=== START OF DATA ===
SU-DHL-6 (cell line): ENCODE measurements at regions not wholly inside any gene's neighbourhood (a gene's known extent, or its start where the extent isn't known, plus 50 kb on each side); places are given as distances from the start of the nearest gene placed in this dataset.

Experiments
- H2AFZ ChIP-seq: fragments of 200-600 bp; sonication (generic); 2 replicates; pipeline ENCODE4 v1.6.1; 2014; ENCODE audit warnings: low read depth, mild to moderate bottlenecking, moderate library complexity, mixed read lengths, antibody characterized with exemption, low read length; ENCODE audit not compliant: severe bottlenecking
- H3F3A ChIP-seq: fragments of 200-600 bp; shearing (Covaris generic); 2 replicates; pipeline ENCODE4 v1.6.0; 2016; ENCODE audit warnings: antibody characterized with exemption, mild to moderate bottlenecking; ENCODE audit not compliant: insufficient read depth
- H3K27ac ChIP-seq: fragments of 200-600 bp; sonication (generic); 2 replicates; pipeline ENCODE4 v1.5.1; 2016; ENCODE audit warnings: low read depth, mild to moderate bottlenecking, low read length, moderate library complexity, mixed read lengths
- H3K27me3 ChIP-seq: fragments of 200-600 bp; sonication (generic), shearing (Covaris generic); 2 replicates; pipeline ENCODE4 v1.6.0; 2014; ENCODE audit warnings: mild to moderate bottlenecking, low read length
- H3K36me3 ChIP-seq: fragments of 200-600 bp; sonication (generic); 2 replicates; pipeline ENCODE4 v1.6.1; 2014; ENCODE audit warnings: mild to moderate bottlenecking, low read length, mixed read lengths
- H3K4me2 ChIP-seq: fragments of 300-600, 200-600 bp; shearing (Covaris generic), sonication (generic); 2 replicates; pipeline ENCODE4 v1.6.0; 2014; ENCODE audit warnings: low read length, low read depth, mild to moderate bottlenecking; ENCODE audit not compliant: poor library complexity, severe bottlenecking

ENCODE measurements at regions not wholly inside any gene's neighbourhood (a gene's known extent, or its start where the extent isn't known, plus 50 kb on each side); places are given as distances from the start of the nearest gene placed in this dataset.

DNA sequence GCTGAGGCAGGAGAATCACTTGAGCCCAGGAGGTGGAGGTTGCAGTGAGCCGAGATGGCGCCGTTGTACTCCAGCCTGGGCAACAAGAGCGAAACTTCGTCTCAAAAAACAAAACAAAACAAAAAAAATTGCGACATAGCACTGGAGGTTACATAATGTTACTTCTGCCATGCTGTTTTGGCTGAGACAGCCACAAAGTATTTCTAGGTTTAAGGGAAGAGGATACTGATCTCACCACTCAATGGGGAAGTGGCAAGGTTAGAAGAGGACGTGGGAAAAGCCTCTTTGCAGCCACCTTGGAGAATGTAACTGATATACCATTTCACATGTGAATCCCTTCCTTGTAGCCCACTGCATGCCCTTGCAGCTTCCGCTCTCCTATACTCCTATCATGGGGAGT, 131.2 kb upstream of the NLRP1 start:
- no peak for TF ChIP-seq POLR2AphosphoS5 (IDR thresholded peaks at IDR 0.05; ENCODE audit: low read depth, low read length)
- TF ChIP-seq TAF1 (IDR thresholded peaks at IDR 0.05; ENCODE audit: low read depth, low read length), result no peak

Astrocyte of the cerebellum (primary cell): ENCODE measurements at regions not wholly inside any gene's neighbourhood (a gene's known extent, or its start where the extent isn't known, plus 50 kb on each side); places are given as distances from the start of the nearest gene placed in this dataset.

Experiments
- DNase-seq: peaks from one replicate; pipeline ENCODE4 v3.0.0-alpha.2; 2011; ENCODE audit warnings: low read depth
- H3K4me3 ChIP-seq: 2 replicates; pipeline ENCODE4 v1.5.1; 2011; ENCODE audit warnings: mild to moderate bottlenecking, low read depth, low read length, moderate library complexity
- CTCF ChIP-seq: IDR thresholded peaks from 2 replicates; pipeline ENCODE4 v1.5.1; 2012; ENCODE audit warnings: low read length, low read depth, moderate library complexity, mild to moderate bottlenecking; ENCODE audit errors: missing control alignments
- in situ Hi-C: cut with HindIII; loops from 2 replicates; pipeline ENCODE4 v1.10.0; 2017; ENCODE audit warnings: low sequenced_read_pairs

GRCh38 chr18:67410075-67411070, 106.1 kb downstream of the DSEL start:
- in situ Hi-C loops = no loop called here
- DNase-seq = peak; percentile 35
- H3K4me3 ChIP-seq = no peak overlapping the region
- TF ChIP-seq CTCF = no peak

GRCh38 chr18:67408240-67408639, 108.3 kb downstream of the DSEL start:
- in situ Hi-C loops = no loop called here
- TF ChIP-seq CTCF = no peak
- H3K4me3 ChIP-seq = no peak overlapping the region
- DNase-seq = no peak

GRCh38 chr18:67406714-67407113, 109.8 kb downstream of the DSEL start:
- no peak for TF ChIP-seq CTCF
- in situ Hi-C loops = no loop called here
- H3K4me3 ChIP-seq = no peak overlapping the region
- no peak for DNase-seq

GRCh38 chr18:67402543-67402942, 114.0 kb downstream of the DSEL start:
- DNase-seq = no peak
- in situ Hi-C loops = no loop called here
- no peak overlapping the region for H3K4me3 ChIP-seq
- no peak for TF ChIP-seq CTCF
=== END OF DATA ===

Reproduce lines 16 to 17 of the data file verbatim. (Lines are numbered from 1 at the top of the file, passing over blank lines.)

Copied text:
- H3K4me3 ChIP-seq: 2 replicates; pipeline ENCODE4 v1.5.1; 2011; ENCODE audit warnings: mild to moderate bottlenecking, low read depth, low read length, moderate library complexity
- CTCF ChIP-seq: IDR thresholded peaks from 2 replicates; pipeline ENCODE4 v1.5.1; 2012; ENCODE audit warnings: low read length, low read depth, moderate library complexity, mild to moderate bottlenecking; ENCODE audit errors: missing control alignments